However, it won't be easy, explains Alvaro Simmons, acting head of NCHC. The seed money from HCO isn't enough to cover building renovations, equipment, and staff salaries. So Simmons is scrambling to get more funding from the state and from private philanthropies.  
 
Although the new clinic will take Medicaid and Medicare, Simmons doesn't believe it will cut into the business of area doctors. "Most patients who can afford to go to those doctors will continue to go to them."  
 
Meanwhile, a much more ambitious project is rising from the ashes of HCO. Anesthesiologist Ramesh Sawhney, who was among the HCO physicians who proposed taking over the hospital, has partnered with a New Jersey real estate developer to build a 60,000-square-foot medical-surgical center in Orange. Sawhney claims the support of more than 50 doctors from all over the region; some of them, he says, will invest in the facility. And the state's Economic Development Authority (EDA) has guaranteed a 2.2 percent, $12 million loan.  
 
Sawhney's center, which will house primary care doctors as well as medical specialists and surgeons, has become an attractive business proposition because of a new state law. Under the statute, the EDA will make low-interest loans available to primary care physicians who open or renovate offices in "health enterprise zones" in underserved communities. The physicians will also be allowed to take state tax deductions equal to their net receipts from providing services to Medicaid recipients, and may also be exempt from local real estate taxes.  
 
Sawhney and his partner have also wrangled a state waiver to provide a 10 percent bump in Medicaid fees. So physicians who practice in the facility will be decently compensated (with the tax deduction included). If they invest in the property, they'll also receive part of the facility fees. And they'll be able to provide outpatient services to many Medicare patients who used to go to HCO.  
 
 
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Re: Orange Memorial Hospital
« Reply #1 on: Nov 5th, 2008, 8:37pm »
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If this is the place I'm thinking of, then it would be cool to check out. Not too sure on the surrounding though.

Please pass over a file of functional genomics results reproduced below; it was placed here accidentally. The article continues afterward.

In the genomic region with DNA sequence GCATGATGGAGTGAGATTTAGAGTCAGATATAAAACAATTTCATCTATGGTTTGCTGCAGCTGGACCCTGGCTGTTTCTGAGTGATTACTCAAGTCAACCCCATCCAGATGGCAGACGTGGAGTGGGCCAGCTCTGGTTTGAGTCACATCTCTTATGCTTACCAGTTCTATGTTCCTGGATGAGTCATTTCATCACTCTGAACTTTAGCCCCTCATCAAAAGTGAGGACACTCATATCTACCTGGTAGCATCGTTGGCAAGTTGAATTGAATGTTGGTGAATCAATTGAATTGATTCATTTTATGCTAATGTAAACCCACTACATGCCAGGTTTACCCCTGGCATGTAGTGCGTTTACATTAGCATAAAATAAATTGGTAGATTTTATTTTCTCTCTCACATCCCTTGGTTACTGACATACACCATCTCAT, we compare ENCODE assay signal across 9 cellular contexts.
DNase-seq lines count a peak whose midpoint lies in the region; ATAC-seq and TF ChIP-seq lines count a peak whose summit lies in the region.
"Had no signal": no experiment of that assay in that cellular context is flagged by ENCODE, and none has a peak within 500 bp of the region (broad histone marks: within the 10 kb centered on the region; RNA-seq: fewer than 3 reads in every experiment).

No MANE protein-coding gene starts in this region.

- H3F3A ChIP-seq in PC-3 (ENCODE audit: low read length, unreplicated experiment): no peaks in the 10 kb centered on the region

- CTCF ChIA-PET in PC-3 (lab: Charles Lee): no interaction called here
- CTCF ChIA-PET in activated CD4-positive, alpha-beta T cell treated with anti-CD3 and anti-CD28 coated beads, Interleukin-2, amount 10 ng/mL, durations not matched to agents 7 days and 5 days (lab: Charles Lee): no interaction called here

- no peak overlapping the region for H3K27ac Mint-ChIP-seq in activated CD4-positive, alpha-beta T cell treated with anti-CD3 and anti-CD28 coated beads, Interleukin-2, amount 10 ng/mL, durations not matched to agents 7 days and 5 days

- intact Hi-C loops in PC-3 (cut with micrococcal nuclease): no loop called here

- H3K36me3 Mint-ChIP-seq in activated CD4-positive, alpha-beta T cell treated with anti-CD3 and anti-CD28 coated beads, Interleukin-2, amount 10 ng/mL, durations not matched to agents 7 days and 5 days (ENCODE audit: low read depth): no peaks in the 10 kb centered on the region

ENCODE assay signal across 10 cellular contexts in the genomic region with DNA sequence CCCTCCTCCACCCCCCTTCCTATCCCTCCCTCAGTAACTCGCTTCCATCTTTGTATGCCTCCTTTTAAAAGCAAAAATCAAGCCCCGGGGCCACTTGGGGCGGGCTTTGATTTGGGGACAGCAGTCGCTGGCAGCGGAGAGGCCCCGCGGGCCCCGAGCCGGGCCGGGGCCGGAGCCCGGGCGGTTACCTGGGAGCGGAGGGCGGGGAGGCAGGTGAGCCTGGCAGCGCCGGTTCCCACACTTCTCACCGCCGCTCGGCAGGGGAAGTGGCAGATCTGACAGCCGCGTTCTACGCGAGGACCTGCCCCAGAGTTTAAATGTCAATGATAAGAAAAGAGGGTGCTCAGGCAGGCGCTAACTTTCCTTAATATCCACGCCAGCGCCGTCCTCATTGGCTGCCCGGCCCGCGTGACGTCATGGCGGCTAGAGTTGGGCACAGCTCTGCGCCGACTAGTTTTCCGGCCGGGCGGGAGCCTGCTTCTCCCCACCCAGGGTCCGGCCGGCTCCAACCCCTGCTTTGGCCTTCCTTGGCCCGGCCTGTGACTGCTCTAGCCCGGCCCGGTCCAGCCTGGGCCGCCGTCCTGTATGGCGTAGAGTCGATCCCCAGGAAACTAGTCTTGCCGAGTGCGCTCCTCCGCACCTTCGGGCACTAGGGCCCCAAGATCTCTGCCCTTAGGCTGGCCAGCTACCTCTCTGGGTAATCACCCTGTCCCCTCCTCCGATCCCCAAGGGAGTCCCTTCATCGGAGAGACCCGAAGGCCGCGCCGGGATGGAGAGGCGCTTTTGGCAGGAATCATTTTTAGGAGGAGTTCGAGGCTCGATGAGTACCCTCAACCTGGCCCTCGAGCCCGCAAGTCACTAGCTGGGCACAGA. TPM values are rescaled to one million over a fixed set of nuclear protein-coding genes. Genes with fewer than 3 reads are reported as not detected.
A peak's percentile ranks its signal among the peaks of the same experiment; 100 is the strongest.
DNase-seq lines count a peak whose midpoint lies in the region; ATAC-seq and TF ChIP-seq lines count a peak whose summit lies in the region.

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Re: Orange Memorial Hospital
« Reply #2 on: Nov 5th, 2008, 9:16pm »
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Yep, its a bad neighborhood...hard to believe that  I was born there(back in the STONE age LOL! Grin) .+R
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Re: Orange Memorial Hospital
« Reply #3 on: Nov 5th, 2008, 10:44pm »
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Is that the place by the old Pabst site then I know exactly what you mean..
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Re: Orange Memorial Hospital
« Reply #4 on: Nov 6th, 2008, 12:12am »
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...Its on Essex Street in Orange... .+R
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Re: Orange Memorial Hospital
« Reply #5 on: Nov 6th, 2008, 2:04am »
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My mom used to work there. The buildings are still intact. But I do not recommend checking it out- cops are all over that area because its a crap hole.
 
What hospital are you talking about Drummer? I used to live in Irvington and I don't recall any hospital by the old Pabst site at all.
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Re: Orange Memorial Hospital
« Reply #6 on: Nov 6th, 2008, 11:06am »
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my bad dude I was thinking of South Orange Ave, but speaking of old hospital's anyone hear anything about the old Isolation Hospital?....
 
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Re: Orange Memorial Hospital
« Reply #7 on: Nov 6th, 2008, 8:27pm »
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on Nov 6th, 2008, 11:06am, Drummer wrote:
my bad dude I was thinking of South Orange Ave ...

 
I figured that, but even so- what hospital is on South Orange Ave? I don't remember anything close to it. Of course I could be wrong..